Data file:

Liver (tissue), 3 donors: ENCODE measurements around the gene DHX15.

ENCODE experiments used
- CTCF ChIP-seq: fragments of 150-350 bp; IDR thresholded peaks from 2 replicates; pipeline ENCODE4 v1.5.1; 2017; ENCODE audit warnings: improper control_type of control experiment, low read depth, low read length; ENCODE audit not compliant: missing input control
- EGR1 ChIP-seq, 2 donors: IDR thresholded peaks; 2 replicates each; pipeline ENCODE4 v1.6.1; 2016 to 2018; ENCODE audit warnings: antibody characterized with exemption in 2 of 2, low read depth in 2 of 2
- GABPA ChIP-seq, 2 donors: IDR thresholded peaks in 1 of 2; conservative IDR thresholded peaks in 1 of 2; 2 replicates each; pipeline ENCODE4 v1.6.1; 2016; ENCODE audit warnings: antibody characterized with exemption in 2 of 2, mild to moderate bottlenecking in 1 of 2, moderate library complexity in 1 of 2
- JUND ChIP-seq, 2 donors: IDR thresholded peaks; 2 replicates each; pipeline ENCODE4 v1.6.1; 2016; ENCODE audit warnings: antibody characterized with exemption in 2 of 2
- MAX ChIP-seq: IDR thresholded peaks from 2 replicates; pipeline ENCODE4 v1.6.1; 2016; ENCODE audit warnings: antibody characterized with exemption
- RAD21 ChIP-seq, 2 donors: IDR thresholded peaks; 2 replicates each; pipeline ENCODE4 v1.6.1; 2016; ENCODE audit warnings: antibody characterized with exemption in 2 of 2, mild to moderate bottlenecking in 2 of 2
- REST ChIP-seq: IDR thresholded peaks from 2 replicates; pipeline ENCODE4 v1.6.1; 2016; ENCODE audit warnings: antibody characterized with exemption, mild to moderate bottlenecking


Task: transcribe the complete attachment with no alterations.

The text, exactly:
Liver (tissue), 3 donors: ENCODE measurements around the gene DHX15.

ENCODE experiments used
- CTCF ChIP-seq: fragments of 150-350 bp; IDR thresholded peaks from 2 replicates; pipeline ENCODE4 v1.5.1; 2017; ENCODE audit warnings: improper control_type of control experiment, low read depth, low read length; ENCODE audit not compliant: missing input control
- EGR1 ChIP-seq, 2 donors: IDR thresholded peaks; 2 replicates each; pipeline ENCODE4 v1.6.1; 2016 to 2018; ENCODE audit warnings: antibody characterized with exemption in 2 of 2, low read depth in 2 of 2
- GABPA ChIP-seq, 2 donors: IDR thresholded peaks in 1 of 2; conservative IDR thresholded peaks in 1 of 2; 2 replicates each; pipeline ENCODE4 v1.6.1; 2016; ENCODE audit warnings: antibody characterized with exemption in 2 of 2, mild to moderate bottlenecking in 1 of 2, moderate library complexity in 1 of 2
- JUND ChIP-seq, 2 donors: IDR thresholded peaks; 2 replicates each; pipeline ENCODE4 v1.6.1; 2016; ENCODE audit warnings: antibody characterized with exemption in 2 of 2
- MAX ChIP-seq: IDR thresholded peaks from 2 replicates; pipeline ENCODE4 v1.6.1; 2016; ENCODE audit warnings: antibody characterized with exemption
- RAD21 ChIP-seq, 2 donors: IDR thresholded peaks; 2 replicates each; pipeline ENCODE4 v1.6.1; 2016; ENCODE audit warnings: antibody characterized with exemption in 2 of 2, mild to moderate bottlenecking in 2 of 2
- REST ChIP-seq: IDR thresholded peaks from 2 replicates; pipeline ENCODE4 v1.6.1; 2016; ENCODE audit warnings: antibody characterized with exemption, mild to moderate bottlenecking